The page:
X-Force finds Kid Cable hiding out in his bunker and confirms his story, discovering that the future has been imperiled by the O5's refusal to return to the past. Gathering their former foe, along with Angel (now sporting his original white wings) and a Mimic (who, apparently, consented to help 'in any way I can’) the crew make their way to Searebro, where they reunite with Tyke — who is still recovering in the infirmary. Unfortunately, this is when Ahab attacks the base with his hounds (Nightcrawler, Rachel, and Old Man Logan among them) and Gabby is converted into a hound even as Nightcrawler is recaptured and subdued. Ahab makes his way to the infirmary where Tyke is being manhandled to safety by Mimic. They are, by the way, both shirtless. With identical powers and builds. Hm. And (after some confusion) Tyke(?) fires his force-beams at Ahab — and is skewered through the chest by a harpoon.
The penultimate issue of this limited series was, unsurprisingly, primarily focused on propelling the action of the plot. We were treated to an espresso shot of backstory (provided, under duress, by a telekinetically-suspended, upside-down Kid Cable) which revealed the character’s genuinely-noble intentions. The move from enemy to ally happened a little too quickly to be entirely satisfactory, but this was primarily due to the limited size of the event rather than bad writing and it was mitigated (if not entirely redeemed) by the fact that there was a self-aware (if not quite fourth-wall breaking) quality to the dialogue.
Boom Boom proved especially useful as a means of addressing possible concerns from the reader, calling out the fact that the fight between the various branches of the X-Men (and the subsequent death of Cable) need never have happened — if only they had paused long enough to have a conversation.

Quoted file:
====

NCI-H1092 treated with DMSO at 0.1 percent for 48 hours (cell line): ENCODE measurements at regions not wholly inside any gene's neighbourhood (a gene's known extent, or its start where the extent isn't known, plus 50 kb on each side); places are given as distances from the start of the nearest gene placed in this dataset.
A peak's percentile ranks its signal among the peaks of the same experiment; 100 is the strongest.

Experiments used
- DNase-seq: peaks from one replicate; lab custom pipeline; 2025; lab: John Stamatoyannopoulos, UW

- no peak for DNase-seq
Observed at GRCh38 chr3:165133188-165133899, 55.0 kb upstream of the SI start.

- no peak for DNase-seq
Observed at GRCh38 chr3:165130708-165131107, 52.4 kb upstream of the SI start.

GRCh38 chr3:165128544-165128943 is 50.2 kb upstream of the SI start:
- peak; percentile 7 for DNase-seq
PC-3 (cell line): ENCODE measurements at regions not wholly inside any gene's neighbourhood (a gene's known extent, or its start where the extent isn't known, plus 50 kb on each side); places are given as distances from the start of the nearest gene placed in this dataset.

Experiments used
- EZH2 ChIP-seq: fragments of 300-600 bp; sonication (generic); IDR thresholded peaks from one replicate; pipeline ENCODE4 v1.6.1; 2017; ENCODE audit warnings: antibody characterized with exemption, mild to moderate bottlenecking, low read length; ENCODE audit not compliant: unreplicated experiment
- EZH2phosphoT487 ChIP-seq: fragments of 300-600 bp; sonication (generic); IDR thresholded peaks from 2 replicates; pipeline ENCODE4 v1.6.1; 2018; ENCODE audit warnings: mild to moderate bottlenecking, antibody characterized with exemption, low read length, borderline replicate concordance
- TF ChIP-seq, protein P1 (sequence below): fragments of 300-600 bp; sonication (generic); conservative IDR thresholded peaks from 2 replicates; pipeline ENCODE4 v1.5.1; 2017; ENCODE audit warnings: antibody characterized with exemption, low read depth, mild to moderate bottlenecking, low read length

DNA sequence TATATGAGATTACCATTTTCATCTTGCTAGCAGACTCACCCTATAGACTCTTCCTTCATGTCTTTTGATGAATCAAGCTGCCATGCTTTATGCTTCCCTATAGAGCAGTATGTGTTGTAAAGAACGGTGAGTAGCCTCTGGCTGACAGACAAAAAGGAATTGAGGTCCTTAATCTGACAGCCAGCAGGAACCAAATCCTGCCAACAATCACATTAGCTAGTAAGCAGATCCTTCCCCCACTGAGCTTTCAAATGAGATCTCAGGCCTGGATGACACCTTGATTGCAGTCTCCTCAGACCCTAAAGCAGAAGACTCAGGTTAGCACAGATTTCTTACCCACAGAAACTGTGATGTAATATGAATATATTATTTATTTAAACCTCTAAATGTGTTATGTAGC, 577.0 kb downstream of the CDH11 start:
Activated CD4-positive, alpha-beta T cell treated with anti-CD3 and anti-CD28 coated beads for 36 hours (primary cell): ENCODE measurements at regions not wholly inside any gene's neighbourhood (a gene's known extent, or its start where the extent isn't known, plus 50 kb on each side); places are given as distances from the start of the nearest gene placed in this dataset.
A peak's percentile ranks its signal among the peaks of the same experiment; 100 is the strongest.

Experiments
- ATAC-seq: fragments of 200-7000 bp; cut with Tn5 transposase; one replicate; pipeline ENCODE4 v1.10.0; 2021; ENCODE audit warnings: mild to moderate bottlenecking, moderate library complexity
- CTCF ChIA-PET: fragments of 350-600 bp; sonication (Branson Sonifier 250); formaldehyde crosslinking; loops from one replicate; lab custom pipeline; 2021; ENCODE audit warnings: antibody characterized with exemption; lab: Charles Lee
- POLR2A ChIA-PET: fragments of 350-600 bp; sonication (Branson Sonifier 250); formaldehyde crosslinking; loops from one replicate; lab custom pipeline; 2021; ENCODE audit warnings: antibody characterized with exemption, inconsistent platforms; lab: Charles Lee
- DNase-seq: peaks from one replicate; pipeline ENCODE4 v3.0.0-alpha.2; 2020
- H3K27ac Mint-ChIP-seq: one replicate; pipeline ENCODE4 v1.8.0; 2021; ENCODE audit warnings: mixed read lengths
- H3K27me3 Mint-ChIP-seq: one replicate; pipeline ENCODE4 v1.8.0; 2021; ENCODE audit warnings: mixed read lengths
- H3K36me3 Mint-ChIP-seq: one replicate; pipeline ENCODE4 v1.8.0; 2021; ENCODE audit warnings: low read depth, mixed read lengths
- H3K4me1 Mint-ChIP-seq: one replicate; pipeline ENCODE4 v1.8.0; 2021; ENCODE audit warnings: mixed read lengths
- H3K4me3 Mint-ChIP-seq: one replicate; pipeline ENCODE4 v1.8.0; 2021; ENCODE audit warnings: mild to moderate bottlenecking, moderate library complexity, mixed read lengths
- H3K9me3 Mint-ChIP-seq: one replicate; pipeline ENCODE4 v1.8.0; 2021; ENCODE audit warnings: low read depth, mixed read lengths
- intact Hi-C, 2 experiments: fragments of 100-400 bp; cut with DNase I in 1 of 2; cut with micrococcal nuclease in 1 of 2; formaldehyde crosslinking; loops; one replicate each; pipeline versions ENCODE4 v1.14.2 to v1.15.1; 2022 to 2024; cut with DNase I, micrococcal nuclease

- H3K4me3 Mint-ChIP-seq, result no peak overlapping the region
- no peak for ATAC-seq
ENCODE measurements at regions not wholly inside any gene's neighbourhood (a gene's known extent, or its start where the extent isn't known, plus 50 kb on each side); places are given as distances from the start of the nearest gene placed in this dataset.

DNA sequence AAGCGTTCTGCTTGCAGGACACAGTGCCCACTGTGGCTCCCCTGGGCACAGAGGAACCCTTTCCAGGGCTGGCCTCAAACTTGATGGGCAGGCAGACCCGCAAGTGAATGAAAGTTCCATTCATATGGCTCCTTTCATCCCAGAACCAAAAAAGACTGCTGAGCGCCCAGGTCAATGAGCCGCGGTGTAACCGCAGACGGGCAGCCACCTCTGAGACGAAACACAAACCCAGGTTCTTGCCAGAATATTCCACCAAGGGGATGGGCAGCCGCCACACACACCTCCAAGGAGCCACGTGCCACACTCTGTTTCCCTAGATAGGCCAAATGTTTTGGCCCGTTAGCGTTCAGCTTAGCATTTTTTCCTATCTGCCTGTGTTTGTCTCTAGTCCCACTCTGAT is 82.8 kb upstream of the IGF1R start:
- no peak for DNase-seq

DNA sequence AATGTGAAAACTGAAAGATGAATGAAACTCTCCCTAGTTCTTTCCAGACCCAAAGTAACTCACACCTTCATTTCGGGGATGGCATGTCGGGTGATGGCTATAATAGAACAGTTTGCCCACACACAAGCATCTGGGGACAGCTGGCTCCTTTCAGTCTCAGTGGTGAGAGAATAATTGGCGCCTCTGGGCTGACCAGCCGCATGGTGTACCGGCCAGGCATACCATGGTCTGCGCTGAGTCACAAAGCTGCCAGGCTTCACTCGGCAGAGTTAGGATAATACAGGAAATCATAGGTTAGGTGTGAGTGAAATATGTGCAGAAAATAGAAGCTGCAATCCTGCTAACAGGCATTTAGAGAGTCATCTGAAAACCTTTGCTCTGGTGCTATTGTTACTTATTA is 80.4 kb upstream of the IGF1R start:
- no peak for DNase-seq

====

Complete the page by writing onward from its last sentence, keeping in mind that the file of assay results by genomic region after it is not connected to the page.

The line art was very good in this issue. Anandito had to pack a lot of details into a very limited space and he did a wonderful job of managing it — throwing in a great many nods and winks to the attentive reader while still keeping pace with the requirements of the script. The fact that the scenes were laid out by Pepe Larraz contributed to the flow.
As for the story: well, it ended with another murder, one which could be potentially devastating for the X-Franchise. But if you’ve read my recap, you can see that I have my doubts about the identity of the victim. I’m glad that it appears that most of the captured X-Men have been subdued (although Gabby would be terrifying as a little murder puppy) and I’m sufficiently emotionally invested to be irritated by the delay of the release of the final issue.
All in all, this is a continuously enjoyable book.
The penultimate issue is fast-paced and well-plotted, with enough action and banter to keep the readers entertained — and anxious about the safety of their favorite characters.
Extermination #4: Loose the Dogs of War
- Writing - 8.5/108.5/10
- Storyline - 8.5/108.5/10
- Art - 8/108/10
- Color - 8/108/10
- Cover Art - 8/108/10
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